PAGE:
Music and Dentistry, what a great idea! The first time I ever stood before a crowd of investors and entrepreneurs and described what I had just gotten a patent on, then-president of the Venture Club of Louisville, Robert Brown, Esq, immediately went to the microphone and said “you should introduce this idea to dentists! No one likes going to the dentist.” Of course I had thought of that, but this has been proven out time and again here in Louisville, as well as around the world. Here’s the problem with people going to the dentist: When you visit a dentist you are put on your back in a very vulnerable position. A man or woman that you don’t know is within inches of your face and sometimes leaning again your arm or other body part. This alone can be traumatizing for some. When a woman, especially, has suffered abuse of a physical or sexual nature, the thought of being in this vulnerable position, and then suffering dental pain on top of that, is unbearable. For this reason, many women and men avoid going to the dentist and, as a result, their teeth get into a terrible condition and their suffering is simply postponed.
Education around this topic is critically important, but another way that dental professionals can help is to offer soothing music through cordless headphones to their patients. We now have three options: two different pre-loaded headphone models, OR Bluetooth headphones, belonging to patient or dentist, and one of our well-researched playlists in 5 different genres! To see these choices, go to Bluetooth Headphones with Digital Playlists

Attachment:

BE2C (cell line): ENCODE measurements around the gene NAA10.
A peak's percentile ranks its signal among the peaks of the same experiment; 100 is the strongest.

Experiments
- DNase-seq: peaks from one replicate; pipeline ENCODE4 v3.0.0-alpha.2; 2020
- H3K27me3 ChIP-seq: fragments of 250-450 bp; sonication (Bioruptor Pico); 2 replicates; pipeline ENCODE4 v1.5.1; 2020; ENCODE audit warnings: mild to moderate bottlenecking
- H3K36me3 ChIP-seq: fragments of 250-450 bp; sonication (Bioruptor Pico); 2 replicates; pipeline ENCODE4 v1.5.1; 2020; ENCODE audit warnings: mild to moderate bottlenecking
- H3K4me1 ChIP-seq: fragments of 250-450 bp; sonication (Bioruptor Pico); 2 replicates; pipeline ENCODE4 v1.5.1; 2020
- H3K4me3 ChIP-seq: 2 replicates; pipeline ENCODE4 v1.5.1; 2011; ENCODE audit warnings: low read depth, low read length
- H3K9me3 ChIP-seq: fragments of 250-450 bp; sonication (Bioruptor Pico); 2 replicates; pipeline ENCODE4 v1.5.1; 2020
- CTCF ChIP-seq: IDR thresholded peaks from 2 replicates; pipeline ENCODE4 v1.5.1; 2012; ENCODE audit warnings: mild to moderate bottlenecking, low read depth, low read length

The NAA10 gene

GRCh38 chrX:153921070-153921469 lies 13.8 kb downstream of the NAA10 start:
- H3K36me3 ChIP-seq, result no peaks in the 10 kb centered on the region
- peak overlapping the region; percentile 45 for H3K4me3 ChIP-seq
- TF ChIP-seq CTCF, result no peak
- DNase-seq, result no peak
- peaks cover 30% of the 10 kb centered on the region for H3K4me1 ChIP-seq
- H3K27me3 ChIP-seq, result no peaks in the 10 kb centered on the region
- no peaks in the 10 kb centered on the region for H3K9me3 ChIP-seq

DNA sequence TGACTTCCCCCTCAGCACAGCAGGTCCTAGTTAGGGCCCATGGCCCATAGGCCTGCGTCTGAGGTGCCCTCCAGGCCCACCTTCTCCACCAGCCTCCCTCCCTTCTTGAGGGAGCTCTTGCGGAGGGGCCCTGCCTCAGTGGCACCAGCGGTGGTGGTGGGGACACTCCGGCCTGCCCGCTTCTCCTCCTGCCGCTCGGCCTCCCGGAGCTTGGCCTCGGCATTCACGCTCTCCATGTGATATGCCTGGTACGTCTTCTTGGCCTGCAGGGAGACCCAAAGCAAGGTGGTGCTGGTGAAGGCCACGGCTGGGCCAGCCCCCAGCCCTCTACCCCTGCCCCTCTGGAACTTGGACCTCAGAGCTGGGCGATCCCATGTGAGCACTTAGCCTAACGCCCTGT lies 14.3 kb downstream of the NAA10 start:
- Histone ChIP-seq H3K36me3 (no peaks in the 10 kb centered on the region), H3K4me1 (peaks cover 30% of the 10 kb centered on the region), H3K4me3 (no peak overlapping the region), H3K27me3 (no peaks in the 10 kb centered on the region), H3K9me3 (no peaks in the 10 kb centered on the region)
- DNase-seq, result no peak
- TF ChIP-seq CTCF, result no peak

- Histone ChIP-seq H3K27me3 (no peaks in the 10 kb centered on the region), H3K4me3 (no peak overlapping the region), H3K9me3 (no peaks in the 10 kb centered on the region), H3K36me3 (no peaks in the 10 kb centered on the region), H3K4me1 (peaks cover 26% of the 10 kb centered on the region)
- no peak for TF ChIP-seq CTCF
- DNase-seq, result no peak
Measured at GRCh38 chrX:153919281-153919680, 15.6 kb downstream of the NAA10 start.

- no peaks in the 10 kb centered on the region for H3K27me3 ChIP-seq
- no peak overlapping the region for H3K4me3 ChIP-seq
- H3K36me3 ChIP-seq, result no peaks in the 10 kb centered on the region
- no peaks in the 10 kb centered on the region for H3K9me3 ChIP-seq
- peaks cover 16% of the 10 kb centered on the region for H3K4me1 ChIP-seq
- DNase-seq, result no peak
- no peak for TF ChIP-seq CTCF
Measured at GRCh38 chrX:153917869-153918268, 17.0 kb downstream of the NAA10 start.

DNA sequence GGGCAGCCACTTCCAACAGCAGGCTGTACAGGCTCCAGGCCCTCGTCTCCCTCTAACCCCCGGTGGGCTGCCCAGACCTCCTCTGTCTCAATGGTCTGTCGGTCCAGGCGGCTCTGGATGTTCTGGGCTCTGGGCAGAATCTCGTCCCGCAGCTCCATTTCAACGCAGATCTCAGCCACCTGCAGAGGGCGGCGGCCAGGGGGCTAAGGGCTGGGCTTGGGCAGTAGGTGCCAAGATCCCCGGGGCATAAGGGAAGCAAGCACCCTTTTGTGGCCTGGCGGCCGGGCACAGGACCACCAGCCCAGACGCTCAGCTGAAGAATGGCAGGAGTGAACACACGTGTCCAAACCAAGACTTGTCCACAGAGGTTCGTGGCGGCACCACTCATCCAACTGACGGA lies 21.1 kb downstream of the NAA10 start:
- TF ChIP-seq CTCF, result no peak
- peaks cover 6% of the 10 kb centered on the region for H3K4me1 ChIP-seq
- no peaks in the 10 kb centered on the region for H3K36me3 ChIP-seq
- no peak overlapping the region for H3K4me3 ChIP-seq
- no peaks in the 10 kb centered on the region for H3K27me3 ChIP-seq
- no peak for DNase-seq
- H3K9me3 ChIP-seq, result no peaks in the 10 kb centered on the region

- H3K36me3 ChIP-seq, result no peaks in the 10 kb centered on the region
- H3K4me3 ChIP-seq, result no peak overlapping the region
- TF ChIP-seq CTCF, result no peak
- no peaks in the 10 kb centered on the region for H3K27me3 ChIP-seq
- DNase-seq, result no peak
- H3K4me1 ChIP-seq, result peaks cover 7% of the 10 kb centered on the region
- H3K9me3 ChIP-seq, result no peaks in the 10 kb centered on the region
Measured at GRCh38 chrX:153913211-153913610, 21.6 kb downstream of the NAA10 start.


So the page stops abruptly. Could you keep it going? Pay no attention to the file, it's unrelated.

One of the big issues, whether in dental or medical fields, is the opioid crisis. See the article below to read an excellent article about the power of music and of Surgical Serenity Solutions in dentistry. One of the interesting points that this article mentions is the fact that Dentistry was an early adapter of what they called “Audio Analgesia” in the 1950’s.
Professional interest in the use of audio-analgesia first appeared in the Journal of the American Dental Association in October 1961. In August 2015, the Lancet published a systematic review of more than 4,200 articles, including 73 controlled trials, that concluded: “Music could be offered to help patients reduce pain and anxiety during the postoperative period. Music is a noninvasive, safe, and inexpensive intervention that can be delivered easily and successfully in a hospital setting. We believe that sufficient research has been done to show that music should be available to all patients undergoing operative procedures.”1